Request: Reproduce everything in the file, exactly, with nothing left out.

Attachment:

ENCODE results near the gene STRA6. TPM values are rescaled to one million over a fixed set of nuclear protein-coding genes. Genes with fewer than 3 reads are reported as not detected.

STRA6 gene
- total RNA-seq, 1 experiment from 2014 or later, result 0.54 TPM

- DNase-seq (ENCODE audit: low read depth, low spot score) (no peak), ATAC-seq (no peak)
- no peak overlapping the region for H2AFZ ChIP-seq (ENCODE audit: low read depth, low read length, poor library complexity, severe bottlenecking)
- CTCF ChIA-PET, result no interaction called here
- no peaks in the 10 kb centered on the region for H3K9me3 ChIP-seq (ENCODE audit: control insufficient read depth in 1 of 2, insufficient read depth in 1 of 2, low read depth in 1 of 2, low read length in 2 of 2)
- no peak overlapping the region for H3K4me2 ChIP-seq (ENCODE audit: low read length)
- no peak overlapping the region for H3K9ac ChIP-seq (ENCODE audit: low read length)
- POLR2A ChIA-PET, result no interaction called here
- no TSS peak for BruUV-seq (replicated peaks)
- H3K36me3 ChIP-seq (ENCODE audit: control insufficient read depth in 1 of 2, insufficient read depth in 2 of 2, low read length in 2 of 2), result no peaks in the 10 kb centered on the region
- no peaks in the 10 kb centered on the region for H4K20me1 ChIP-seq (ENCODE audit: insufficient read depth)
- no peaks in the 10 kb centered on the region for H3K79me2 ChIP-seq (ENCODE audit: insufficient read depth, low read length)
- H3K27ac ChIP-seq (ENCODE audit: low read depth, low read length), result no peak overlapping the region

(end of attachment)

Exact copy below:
ENCODE results near the gene STRA6. TPM values are rescaled to one million over a fixed set of nuclear protein-coding genes. Genes with fewer than 3 reads are reported as not detected.

STRA6 gene
- total RNA-seq, 1 experiment from 2014 or later, result 0.54 TPM

- DNase-seq (ENCODE audit: low read depth, low spot score) (no peak), ATAC-seq (no peak)
- no peak overlapping the region for H2AFZ ChIP-seq (ENCODE audit: low read depth, low read length, poor library complexity, severe bottlenecking)
- CTCF ChIA-PET, result no interaction called here
- no peaks in the 10 kb centered on the region for H3K9me3 ChIP-seq (ENCODE audit: control insufficient read depth in 1 of 2, insufficient read depth in 1 of 2, low read depth in 1 of 2, low read length in 2 of 2)
- no peak overlapping the region for H3K4me2 ChIP-seq (ENCODE audit: low read length)
- no peak overlapping the region for H3K9ac ChIP-seq (ENCODE audit: low read length)
- POLR2A ChIA-PET, result no interaction called here
- no TSS peak for BruUV-seq (replicated peaks)
- H3K36me3 ChIP-seq (ENCODE audit: control insufficient read depth in 1 of 2, insufficient read depth in 2 of 2, low read length in 2 of 2), result no peaks in the 10 kb centered on the region
- no peaks in the 10 kb centered on the region for H4K20me1 ChIP-seq (ENCODE audit: insufficient read depth)
- no peaks in the 10 kb centered on the region for H3K79me2 ChIP-seq (ENCODE audit: insufficient read depth, low read length)
- H3K27ac ChIP-seq (ENCODE audit: low read depth, low read length), result no peak overlapping the region